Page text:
________  product

The wagyu beef is probably the most coveted meat and the only one that is served at Rokuseki. “Wa” means Japan and “gyu”, cow. In other words, “genuine Japanese beef” would be the most precise definition of Wagyu. Pride of the country of the rising sun, this meat surrounded by myths from its breeding until its sacrifice, only surrenders to a certainty: the purity of a Tajima black beef breed, product of an isolated country until the 19th century that give this meat the singular qualities that make it unique.
Partes del Wagyu

________  KOBE BEEF

Kobe beef

To understand where this meat comes from, the first thing to know is that no cow is born being Kobe meat.

When we talk about this type of meat, we refer to the meat cuts that are extracted from the Tajima breed of Wagyu cattle and raised exclusively in the Hyogo, Japan territory.

For the cows and oxen that make the Tajima cattle to be categorised as Kobe beef, they have to meet very specific quality standards that the Marketing and Distribution Promotion Association establishes.

Tajima cattle has a high quality feeding (rice straw, corn, barley and other cereal and fresh and clean water). Its meat reaches its point of ripeness between the first 28 and 32 months, with an excellent texture quality.

But only the virgin cattle, in particular those that meet the following carcass grading conditions, are entitled to be called Kobe beef:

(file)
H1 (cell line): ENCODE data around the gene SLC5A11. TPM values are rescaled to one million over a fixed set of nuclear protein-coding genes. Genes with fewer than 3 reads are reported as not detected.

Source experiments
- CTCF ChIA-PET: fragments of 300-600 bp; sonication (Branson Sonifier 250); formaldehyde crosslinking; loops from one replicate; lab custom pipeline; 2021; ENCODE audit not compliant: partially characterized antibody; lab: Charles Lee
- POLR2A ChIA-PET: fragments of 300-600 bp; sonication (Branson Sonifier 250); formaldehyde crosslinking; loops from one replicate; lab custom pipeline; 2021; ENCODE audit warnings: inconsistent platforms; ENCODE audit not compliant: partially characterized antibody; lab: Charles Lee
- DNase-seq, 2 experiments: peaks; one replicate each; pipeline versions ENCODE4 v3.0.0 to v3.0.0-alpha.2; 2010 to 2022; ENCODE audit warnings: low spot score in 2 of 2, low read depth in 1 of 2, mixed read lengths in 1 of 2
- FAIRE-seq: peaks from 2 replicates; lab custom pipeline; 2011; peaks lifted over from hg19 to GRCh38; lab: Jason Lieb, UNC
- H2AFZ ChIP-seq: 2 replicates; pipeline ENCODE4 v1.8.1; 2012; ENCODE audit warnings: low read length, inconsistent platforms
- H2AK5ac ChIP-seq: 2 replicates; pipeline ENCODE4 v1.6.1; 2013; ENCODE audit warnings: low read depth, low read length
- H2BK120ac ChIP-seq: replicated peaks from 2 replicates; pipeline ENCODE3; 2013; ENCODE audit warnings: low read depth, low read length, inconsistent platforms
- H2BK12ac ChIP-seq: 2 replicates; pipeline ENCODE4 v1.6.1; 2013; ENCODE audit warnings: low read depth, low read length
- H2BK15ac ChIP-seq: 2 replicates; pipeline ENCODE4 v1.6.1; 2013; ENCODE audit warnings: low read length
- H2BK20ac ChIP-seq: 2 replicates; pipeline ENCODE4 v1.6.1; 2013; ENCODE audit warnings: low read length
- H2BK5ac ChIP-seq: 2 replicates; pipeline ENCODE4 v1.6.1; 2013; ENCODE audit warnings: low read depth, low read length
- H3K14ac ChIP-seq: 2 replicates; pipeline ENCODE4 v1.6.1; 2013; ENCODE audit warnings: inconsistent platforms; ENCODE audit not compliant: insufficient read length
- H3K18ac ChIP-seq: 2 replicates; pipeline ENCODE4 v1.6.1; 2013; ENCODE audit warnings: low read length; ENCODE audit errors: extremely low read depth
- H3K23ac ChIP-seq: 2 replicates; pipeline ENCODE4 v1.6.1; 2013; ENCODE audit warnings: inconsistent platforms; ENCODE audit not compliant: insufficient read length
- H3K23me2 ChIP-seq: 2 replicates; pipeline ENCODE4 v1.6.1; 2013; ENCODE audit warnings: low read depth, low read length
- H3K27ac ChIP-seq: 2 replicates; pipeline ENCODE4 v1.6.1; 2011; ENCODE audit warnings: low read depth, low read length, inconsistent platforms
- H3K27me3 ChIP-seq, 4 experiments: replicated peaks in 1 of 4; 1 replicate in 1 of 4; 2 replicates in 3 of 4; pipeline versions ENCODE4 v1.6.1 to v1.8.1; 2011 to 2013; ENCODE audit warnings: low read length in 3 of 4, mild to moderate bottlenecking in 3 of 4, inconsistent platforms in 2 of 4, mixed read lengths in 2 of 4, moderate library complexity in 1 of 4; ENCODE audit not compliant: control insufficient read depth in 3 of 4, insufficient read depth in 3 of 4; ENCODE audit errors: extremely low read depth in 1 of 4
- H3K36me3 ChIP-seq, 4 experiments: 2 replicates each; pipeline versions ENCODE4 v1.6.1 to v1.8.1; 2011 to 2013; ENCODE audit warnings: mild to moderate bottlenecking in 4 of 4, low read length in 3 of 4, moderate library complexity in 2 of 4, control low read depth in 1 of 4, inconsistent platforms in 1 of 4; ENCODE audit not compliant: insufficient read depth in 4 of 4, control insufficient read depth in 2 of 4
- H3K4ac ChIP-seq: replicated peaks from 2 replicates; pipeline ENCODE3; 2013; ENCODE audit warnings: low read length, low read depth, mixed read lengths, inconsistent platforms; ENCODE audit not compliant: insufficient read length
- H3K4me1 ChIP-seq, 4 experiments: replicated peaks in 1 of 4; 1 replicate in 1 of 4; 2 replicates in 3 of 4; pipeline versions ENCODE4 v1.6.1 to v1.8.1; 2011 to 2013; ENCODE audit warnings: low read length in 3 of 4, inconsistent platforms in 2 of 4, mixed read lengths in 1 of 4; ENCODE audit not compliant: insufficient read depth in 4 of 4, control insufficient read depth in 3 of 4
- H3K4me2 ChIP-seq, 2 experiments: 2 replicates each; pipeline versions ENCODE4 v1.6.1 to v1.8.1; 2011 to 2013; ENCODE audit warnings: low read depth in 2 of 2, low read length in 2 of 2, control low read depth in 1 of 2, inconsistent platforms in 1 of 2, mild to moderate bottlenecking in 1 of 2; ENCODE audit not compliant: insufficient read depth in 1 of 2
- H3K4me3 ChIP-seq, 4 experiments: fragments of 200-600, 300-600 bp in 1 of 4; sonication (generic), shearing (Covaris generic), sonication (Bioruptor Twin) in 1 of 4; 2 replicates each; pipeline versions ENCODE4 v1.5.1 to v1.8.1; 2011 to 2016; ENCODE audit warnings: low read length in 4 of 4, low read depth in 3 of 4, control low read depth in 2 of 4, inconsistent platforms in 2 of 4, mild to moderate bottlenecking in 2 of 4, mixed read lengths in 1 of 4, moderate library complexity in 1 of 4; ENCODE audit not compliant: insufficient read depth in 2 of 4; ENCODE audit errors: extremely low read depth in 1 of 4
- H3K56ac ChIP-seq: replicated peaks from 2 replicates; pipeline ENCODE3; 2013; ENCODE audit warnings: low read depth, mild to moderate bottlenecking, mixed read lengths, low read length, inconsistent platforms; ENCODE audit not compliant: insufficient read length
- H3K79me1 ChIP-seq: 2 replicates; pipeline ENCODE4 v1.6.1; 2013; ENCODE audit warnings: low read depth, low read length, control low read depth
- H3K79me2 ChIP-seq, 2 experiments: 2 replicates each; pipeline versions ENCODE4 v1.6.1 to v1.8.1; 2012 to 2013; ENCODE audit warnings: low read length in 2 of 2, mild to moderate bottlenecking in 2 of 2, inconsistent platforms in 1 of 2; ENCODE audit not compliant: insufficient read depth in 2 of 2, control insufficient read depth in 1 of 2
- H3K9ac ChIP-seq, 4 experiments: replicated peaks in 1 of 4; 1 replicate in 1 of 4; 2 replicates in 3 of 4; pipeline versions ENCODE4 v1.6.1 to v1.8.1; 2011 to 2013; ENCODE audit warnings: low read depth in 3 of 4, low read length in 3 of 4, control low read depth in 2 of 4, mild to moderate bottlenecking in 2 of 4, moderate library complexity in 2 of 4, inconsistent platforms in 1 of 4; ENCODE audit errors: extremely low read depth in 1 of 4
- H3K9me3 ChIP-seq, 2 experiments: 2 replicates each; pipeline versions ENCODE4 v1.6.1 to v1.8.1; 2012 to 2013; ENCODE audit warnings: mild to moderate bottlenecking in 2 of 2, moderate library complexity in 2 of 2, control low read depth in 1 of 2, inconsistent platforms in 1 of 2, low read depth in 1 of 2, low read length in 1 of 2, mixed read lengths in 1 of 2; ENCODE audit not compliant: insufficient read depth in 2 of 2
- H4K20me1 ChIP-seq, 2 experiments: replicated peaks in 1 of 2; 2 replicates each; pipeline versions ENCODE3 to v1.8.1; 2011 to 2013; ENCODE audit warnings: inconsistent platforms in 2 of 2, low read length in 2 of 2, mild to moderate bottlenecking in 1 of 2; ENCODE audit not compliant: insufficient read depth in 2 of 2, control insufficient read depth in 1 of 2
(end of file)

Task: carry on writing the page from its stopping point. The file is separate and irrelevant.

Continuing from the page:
· BMS (Beef marbling standard) of 6 or more
· Meat yield (percentage of edible parts) from A to B
· Carcass weight of around 470 kg or less
· Fine meat texture and excellent firmness

Fine and delicate meat has a high level of marbling (intramuscular fat) that melts under low temperatures, adding juiciness to the meat, along with sweetness and a refined unique aroma.

The origin of this meat goes back to 1868, when Kobe’s port opened to foreign trade. It soon became a cosmopolitan city with many foreigns based there. It has been said that Tajima cattle was eaten for the first time in Kobe by an English man who persuaded some farmers to eat a cow who had been used for various farming tasks. He found its flavour to be so espectacular, that word spread and the foreigner’s ships that arrived at Kobe’s port started demanding deliveries of cattle and meat, that soon would become known as Kobe beef. Still to this day many important people around the world look for Kobe beef every time they visit Japan.

________  OMI BEEF

________  OMI BEEF


Omi Beef is one of Japan’s oldest beef brands, with a production history of approximately 400 years. Due to its contribution to Japan’s beef culture and its advanced fattening techniques, it is known as one of the three great Wagyu beefs of Japan.

The quality of the meat is characterized by its mild, rich aroma and the easy melting of the fat in the mouth. It contains more oleic acid than Japanese black-haired cattle from other production areas.

Omi Beef is produced with Japanese black-haired cattle that have spent most of their feeding period in Shiga Prefecture, with Shiga being the final fattening location. The producers follow the Omi cattle feeding management manual and raise their cattle without stressing them. Additionally, during and after the intermediate fattening stage, rice straw is used as the main feed.